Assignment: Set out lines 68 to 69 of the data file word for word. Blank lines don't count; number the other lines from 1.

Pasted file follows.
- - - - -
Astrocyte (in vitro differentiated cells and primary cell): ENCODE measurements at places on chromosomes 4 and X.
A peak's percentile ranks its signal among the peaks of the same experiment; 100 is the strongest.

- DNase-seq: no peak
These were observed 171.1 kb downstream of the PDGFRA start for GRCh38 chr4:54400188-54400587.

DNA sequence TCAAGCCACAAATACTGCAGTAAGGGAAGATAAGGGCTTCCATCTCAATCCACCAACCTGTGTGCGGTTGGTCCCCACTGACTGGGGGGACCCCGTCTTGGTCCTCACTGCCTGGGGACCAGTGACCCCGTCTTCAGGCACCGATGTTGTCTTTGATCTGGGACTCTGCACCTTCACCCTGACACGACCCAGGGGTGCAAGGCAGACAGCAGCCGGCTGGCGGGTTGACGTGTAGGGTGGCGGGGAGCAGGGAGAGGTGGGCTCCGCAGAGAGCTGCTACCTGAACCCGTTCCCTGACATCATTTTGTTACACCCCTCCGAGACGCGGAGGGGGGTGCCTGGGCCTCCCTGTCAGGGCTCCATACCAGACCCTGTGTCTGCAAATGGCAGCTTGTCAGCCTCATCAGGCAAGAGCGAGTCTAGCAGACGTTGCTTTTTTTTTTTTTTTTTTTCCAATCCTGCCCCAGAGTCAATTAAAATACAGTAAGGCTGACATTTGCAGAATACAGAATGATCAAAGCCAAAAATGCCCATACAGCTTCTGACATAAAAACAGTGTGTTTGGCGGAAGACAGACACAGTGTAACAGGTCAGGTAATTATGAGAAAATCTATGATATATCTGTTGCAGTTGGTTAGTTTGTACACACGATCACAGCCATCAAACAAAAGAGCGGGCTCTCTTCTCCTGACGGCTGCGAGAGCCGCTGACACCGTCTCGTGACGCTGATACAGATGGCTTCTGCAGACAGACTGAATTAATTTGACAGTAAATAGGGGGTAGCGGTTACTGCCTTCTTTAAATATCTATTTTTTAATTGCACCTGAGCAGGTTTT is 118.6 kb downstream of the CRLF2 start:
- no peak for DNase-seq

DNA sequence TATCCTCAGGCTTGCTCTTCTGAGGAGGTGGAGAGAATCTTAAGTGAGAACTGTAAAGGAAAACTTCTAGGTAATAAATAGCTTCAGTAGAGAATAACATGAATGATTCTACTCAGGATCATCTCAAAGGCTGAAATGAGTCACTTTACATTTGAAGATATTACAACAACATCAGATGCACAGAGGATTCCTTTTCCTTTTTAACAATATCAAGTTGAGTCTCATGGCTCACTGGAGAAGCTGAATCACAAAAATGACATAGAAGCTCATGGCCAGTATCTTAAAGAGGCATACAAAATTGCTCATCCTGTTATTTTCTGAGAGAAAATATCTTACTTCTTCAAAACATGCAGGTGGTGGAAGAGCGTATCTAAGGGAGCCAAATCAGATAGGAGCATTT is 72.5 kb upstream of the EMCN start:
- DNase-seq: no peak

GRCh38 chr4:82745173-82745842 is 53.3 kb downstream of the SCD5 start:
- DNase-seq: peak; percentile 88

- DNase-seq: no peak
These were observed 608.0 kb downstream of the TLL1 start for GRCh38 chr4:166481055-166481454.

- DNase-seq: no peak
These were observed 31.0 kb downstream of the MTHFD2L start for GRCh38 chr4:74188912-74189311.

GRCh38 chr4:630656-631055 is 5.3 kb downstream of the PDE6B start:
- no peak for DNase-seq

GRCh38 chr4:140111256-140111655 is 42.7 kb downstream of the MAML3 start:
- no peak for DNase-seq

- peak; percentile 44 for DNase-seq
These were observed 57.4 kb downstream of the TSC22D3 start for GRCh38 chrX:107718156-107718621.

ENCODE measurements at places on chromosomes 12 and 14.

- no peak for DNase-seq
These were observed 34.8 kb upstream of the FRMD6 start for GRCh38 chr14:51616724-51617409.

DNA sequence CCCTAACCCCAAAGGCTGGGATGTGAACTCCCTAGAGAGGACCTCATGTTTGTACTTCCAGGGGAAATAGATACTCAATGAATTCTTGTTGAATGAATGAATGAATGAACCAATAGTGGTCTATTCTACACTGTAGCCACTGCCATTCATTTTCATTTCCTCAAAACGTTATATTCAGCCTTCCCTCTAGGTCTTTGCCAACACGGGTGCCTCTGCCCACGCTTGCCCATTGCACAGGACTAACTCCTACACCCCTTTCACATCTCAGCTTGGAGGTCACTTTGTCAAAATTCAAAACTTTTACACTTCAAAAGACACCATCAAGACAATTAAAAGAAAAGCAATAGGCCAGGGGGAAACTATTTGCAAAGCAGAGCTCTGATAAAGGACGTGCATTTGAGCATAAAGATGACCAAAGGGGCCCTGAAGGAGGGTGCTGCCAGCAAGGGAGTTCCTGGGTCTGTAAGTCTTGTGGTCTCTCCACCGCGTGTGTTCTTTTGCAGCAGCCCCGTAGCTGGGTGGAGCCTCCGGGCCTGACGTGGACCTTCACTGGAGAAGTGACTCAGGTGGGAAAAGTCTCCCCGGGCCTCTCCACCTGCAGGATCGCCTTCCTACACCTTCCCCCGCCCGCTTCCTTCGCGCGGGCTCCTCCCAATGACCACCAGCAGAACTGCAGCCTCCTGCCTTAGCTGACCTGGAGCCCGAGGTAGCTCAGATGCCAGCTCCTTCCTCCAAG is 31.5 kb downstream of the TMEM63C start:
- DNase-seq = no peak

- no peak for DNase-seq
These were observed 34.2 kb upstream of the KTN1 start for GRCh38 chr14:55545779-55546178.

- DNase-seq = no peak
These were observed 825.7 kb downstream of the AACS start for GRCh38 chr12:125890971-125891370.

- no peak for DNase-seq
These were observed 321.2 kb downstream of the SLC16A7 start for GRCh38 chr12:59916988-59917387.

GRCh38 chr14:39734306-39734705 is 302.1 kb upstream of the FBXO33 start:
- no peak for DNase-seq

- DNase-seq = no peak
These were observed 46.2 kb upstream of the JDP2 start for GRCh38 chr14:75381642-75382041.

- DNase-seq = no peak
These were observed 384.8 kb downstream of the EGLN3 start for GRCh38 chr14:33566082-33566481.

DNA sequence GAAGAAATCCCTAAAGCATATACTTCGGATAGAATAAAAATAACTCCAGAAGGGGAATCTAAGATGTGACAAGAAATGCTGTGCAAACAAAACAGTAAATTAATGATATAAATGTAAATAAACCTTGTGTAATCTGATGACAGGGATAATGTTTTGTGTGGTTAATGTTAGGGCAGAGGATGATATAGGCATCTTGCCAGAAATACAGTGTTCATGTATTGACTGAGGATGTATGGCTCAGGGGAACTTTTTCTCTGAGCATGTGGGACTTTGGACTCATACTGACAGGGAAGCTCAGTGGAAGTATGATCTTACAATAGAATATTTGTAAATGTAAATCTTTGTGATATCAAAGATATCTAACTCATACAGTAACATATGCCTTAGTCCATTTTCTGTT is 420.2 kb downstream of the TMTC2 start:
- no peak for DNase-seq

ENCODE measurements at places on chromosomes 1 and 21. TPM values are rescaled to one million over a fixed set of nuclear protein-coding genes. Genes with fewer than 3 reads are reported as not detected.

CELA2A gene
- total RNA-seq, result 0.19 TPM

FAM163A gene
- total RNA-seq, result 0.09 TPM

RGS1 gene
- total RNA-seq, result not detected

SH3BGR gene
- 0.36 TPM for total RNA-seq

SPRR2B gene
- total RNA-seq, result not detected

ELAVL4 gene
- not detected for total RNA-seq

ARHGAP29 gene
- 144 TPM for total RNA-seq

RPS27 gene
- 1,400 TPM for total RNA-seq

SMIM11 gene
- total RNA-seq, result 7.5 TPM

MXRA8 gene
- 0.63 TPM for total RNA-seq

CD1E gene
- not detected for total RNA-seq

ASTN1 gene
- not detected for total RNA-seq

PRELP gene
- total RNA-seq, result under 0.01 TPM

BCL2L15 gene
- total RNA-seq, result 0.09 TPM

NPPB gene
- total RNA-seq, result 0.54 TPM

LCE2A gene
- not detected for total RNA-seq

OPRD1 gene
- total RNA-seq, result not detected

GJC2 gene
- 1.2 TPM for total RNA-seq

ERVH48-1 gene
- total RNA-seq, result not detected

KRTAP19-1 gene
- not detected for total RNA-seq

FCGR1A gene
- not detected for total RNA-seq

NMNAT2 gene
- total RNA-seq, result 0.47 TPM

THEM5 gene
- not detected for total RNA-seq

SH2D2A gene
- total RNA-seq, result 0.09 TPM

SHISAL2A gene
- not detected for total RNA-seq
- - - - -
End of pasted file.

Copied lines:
- total RNA-seq, result 0.09 TPM

NPPB gene